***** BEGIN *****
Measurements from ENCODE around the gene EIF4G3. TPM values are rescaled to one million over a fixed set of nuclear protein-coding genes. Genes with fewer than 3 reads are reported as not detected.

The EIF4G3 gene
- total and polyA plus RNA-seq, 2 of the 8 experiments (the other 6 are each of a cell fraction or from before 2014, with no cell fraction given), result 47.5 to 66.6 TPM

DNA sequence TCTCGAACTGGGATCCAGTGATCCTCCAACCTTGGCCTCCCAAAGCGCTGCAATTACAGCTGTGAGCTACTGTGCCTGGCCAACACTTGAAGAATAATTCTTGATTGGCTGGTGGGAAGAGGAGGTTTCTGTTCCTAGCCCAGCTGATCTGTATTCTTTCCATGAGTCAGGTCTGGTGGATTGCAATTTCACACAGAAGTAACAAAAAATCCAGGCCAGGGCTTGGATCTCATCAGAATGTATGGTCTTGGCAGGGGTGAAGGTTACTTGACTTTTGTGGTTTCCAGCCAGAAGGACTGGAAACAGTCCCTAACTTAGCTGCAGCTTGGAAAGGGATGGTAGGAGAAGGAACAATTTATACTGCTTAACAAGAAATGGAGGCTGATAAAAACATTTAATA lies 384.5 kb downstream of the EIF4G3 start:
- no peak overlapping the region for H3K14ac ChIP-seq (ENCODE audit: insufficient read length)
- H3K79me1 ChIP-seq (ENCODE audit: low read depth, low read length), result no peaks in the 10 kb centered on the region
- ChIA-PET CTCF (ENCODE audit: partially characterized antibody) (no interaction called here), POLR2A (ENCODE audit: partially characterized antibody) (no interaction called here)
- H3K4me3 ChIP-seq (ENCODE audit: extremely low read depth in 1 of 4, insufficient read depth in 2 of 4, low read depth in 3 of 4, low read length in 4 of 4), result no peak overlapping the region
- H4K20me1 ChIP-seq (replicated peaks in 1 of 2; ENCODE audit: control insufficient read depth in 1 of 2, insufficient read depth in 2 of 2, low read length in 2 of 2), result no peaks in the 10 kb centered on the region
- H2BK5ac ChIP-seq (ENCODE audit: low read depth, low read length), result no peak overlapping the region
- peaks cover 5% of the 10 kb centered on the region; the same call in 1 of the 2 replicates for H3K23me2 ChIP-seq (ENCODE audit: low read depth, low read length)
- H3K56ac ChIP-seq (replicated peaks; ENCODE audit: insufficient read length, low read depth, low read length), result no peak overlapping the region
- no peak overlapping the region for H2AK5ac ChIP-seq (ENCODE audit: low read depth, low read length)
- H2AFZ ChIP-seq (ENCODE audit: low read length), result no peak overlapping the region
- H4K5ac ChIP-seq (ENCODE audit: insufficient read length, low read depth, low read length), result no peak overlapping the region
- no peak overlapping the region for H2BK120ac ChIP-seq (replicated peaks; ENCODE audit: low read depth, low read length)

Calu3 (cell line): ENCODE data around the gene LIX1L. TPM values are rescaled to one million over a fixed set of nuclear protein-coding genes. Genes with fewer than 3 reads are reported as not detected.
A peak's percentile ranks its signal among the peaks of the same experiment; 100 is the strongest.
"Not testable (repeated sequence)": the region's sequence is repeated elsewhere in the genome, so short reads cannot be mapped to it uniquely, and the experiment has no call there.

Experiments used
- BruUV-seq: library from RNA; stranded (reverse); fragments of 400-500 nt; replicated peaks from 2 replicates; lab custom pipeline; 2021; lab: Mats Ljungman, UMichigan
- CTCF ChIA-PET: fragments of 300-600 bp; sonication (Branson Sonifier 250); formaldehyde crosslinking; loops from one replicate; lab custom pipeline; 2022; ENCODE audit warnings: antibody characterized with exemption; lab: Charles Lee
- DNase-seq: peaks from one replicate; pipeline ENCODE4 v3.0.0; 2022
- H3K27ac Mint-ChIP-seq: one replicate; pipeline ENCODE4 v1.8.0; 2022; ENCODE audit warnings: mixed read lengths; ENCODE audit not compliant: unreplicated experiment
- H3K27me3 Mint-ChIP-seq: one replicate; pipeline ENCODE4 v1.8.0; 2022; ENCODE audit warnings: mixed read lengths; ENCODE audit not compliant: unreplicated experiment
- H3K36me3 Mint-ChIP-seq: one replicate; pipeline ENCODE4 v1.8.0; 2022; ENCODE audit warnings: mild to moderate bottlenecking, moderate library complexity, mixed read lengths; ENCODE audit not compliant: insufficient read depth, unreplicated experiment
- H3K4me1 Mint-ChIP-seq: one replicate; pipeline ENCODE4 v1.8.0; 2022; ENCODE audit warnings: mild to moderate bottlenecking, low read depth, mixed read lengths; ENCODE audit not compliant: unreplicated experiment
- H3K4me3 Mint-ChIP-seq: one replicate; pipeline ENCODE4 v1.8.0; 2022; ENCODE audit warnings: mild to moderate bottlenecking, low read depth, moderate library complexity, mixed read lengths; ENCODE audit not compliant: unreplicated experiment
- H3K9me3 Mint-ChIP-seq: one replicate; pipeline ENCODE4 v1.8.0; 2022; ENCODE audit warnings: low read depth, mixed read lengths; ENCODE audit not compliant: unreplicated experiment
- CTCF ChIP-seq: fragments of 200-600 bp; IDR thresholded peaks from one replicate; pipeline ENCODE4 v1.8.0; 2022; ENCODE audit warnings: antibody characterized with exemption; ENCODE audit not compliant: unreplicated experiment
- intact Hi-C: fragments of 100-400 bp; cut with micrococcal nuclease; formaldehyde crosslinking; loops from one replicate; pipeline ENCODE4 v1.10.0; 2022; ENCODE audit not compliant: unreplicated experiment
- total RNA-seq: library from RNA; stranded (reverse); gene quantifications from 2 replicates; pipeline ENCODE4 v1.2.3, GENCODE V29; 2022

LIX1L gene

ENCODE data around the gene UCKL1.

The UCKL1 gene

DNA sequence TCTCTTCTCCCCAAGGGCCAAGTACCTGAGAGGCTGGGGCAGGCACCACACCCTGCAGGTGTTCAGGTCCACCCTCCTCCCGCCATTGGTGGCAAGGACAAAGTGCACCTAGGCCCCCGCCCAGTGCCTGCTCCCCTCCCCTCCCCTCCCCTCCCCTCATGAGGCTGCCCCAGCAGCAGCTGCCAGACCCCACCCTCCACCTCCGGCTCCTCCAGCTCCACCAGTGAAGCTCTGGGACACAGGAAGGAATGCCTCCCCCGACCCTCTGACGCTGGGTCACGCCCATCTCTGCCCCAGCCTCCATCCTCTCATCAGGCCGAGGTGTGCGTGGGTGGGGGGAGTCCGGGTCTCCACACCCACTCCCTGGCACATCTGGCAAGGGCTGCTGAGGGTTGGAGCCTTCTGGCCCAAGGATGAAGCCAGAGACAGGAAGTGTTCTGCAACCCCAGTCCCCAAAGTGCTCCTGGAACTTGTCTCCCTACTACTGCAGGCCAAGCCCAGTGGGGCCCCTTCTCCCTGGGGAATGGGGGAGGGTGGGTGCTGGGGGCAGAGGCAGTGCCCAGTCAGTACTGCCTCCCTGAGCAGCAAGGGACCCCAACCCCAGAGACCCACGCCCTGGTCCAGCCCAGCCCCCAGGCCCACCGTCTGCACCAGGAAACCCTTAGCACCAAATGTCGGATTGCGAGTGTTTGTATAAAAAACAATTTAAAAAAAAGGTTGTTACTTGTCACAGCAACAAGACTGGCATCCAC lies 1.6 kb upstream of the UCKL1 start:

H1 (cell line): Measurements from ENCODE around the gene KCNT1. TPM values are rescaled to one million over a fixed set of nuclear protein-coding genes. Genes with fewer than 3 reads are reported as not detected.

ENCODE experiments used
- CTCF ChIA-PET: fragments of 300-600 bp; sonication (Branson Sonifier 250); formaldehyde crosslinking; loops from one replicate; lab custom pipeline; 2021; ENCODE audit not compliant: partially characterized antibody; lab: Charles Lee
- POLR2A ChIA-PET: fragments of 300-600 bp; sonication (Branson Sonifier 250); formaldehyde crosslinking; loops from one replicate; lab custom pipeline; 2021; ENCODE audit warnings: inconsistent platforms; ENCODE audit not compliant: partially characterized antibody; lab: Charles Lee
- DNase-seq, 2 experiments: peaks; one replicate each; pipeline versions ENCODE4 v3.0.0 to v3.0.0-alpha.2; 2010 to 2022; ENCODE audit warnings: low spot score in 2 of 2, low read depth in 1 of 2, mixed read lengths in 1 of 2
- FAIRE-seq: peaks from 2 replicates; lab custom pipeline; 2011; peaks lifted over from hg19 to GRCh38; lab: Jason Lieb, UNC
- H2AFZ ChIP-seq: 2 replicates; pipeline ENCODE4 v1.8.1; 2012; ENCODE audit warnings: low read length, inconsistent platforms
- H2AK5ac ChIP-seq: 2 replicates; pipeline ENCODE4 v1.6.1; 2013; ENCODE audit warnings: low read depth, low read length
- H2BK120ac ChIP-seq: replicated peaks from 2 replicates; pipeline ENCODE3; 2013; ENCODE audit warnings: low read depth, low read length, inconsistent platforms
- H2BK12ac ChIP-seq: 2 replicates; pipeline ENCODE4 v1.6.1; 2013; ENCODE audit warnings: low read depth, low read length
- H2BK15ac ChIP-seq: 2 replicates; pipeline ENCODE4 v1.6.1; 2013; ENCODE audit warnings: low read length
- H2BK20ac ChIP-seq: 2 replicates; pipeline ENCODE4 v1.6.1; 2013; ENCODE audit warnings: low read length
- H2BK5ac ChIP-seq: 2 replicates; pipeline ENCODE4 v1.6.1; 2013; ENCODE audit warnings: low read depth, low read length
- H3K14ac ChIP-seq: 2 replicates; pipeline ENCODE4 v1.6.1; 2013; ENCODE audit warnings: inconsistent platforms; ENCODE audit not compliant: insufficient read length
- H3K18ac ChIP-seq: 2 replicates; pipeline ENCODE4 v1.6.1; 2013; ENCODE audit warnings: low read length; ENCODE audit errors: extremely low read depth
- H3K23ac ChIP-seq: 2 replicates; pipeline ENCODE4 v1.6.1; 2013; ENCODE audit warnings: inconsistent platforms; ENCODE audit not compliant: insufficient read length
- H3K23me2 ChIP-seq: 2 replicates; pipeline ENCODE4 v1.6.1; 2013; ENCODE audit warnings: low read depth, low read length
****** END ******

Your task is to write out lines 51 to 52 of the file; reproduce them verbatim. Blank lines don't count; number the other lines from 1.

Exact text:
- H3K18ac ChIP-seq: 2 replicates; pipeline ENCODE4 v1.6.1; 2013; ENCODE audit warnings: low read length; ENCODE audit errors: extremely low read depth
- H3K23ac ChIP-seq: 2 replicates; pipeline ENCODE4 v1.6.1; 2013; ENCODE audit warnings: inconsistent platforms; ENCODE audit not compliant: insufficient read length